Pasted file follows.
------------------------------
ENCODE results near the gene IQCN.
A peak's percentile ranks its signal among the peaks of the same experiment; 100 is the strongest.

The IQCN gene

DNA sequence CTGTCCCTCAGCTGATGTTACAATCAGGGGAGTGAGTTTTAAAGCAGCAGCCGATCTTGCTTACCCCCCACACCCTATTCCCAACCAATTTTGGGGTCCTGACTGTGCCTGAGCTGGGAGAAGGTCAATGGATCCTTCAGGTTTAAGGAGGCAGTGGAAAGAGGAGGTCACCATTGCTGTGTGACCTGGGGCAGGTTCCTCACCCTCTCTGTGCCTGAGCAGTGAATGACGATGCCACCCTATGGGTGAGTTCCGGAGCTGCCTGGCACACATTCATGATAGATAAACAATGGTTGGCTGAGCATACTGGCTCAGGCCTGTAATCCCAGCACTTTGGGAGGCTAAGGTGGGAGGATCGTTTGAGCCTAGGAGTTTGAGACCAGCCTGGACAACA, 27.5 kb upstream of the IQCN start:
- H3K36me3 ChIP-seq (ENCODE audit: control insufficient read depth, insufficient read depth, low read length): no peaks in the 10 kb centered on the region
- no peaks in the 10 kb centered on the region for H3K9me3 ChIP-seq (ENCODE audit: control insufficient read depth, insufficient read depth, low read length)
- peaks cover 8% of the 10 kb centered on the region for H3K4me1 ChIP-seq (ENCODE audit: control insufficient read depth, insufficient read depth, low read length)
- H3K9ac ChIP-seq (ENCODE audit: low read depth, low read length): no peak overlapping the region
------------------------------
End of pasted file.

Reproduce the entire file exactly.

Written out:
ENCODE results near the gene IQCN.
A peak's percentile ranks its signal among the peaks of the same experiment; 100 is the strongest.

The IQCN gene

DNA sequence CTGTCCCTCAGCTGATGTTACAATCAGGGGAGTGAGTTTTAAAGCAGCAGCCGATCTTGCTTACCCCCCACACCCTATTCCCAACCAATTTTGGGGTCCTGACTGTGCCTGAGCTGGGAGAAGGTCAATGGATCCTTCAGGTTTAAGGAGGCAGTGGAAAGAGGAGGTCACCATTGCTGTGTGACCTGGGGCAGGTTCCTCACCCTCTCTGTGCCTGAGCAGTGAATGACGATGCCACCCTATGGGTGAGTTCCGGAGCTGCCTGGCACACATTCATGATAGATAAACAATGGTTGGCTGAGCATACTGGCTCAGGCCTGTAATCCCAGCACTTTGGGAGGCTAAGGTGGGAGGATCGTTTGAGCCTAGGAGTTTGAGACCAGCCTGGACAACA, 27.5 kb upstream of the IQCN start:
- H3K36me3 ChIP-seq (ENCODE audit: control insufficient read depth, insufficient read depth, low read length): no peaks in the 10 kb centered on the region
- no peaks in the 10 kb centered on the region for H3K9me3 ChIP-seq (ENCODE audit: control insufficient read depth, insufficient read depth, low read length)
- peaks cover 8% of the 10 kb centered on the region for H3K4me1 ChIP-seq (ENCODE audit: control insufficient read depth, insufficient read depth, low read length)
- H3K9ac ChIP-seq (ENCODE audit: low read depth, low read length): no peak overlapping the region